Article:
RSPCA Shares Terrifying Reality Of What It's Like To Be A Dog In A Car On A Hot Day
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The RSPCA has shared a frightening video of what it's like to be a dog stuck in a car on a hot day. Watch below:
Most dog lovers will be aware of not leaving your pet in a car when it's a hot day.
The poor pups can quickly become dehydrated or suffer from heatstroke, even if the windows are left open.
In the worst cases, your dog can die.
Following the news of a scorching heatwave hitting the UK tomorrow, an RSPCA staff member opted to lock himself in a car to demonstrate how dogs feel on a hot day.
Chris O'Brien of RSPCA Cymru took a video of himself sitting in his car for 25 minutes outside his Cardiff office to discover what it would feel like to be a dog.
The staff member used a digital thermometer and stopwatch to highlight the different stages of conditions within the car and also how he personally felt.
Within five minutes, the temperature had already risen to 35.1C from an initial 23.3C.
Chris said: "I am baking, it is so, so hot in here. I can't even begin to tell you.
"Obviously I'm sweating a lot.
"Dogs obviously sweat very differently to humans and regulate their body temperature in a very very different way."
Within the next 10 minutes, the temperature within the car had rocketed up to 43.6C and a struggling Chris noted how his breathing was getting heavier and his heart was beating faster.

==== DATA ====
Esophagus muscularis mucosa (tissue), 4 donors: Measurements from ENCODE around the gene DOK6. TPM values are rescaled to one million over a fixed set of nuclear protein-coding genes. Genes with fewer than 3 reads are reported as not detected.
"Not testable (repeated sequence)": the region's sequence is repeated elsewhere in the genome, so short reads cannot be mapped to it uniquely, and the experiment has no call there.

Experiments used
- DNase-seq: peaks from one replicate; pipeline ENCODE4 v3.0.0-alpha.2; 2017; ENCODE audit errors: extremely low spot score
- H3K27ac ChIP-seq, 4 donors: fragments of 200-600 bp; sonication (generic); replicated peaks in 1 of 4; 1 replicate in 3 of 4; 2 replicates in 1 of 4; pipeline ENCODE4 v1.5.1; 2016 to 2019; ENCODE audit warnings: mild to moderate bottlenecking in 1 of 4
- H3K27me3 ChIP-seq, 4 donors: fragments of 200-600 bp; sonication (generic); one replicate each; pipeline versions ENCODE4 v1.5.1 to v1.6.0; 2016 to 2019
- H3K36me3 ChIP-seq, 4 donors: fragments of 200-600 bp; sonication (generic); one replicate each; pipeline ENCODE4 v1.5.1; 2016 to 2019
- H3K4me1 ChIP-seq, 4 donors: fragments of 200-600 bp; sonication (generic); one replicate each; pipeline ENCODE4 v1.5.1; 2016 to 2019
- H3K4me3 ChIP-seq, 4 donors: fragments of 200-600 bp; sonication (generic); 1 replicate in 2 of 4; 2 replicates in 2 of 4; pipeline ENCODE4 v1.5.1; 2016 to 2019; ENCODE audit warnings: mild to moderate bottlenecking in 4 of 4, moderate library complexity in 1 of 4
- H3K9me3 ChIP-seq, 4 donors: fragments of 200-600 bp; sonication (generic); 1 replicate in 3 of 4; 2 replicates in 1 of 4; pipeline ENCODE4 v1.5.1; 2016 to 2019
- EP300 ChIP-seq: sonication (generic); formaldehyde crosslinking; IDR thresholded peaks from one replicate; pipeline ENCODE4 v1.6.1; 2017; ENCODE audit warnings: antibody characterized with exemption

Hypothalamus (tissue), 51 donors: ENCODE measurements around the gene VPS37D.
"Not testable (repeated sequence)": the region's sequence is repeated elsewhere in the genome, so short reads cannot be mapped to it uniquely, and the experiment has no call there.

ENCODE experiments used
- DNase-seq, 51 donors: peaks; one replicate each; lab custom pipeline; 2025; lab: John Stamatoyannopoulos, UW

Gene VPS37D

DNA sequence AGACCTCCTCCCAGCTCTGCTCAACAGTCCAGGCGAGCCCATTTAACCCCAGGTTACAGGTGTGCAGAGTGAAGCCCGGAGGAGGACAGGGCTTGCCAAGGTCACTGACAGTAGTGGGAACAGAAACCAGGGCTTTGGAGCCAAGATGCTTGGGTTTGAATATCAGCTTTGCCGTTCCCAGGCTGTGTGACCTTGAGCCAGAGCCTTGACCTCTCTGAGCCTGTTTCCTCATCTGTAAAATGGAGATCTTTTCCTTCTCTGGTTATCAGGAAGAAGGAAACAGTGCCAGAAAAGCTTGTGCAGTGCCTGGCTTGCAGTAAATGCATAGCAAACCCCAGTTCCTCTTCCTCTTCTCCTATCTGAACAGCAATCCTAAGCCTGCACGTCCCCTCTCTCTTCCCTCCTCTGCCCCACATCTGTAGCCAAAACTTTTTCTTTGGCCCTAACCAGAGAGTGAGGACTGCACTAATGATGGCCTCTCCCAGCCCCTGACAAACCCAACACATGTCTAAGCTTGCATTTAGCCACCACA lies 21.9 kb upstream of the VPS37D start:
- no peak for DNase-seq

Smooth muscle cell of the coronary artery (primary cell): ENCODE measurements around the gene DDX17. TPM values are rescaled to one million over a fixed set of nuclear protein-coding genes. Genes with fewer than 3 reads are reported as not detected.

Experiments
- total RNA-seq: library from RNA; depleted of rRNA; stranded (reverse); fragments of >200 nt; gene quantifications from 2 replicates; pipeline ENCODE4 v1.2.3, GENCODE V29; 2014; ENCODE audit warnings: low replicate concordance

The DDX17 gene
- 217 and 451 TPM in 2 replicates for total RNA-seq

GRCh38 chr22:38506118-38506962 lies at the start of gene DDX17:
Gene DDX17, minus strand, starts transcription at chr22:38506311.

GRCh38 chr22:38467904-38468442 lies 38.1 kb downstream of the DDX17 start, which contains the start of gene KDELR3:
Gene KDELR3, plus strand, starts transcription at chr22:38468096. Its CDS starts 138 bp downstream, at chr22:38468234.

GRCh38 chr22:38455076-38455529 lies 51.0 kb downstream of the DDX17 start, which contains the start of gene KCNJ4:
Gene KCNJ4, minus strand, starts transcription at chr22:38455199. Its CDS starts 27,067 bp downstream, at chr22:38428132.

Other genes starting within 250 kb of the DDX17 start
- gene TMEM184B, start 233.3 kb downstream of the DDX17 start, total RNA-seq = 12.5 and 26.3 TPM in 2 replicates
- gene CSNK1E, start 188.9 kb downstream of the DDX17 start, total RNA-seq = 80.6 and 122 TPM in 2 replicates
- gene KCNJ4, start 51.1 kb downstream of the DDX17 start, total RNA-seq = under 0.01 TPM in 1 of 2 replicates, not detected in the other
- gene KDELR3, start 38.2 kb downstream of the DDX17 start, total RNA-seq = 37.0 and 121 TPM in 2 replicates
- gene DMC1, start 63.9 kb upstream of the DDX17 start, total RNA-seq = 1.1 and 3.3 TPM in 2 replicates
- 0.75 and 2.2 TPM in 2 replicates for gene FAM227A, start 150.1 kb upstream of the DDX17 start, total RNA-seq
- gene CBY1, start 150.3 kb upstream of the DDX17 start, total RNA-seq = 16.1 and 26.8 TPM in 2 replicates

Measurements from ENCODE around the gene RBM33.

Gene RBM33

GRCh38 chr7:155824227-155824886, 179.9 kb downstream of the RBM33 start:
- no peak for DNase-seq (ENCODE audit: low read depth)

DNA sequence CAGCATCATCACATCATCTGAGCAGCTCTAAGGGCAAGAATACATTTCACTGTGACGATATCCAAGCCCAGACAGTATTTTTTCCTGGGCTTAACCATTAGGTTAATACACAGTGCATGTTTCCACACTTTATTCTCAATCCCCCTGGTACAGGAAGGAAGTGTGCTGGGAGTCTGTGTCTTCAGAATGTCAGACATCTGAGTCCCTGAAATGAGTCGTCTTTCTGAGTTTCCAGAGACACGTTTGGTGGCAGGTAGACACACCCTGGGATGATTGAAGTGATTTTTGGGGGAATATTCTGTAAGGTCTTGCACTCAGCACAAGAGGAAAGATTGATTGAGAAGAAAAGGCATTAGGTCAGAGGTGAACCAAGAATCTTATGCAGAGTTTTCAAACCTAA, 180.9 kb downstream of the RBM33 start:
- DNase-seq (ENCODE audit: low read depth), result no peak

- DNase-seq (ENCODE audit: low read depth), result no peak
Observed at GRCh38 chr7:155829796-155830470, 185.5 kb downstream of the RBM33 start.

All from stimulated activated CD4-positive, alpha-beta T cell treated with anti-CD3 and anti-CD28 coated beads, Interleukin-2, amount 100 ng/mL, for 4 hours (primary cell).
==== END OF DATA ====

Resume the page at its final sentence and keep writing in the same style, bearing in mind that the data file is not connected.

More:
At the 15 minute mark, the temperature had doubled to a whopping 48.8C to a further 50C by 17 minutes.
Chris added: Everything in the car is absolutely boiling. I cannot imagine how a dog would feel."
25 minutes in, the temperature hit an unfathomable 57.1C.
"I cannot believe the impact this has had in such a short space of time," Chris explained. "This is so dangerous. Never leave a dog in a hot car."
RSPCA campaigns manager Carrie Stones said: "With normality returning to people's lives this summer in Wales, it's more important than ever that we spread the word - dogs die in hot cars. Up to 30 million Brits are expected to holiday in the UK in 2022, and many of us will be taking our four-legged friends along - so these reminders will be vital.
"Awareness raising measures like this from the Welsh Government will help save the lives of dogs. We welcome any steps to remind motorists that - not long is too long when a dog is left in a car. Even a quick stop-off at a shop could prove fatal as temperatures escalate.
"If anyone sees a dog in distress in a hot car, they should dial 999 immediately - but we hope, each year, more and more people will get the message about not exposing their dogs to the potentially fatal heat."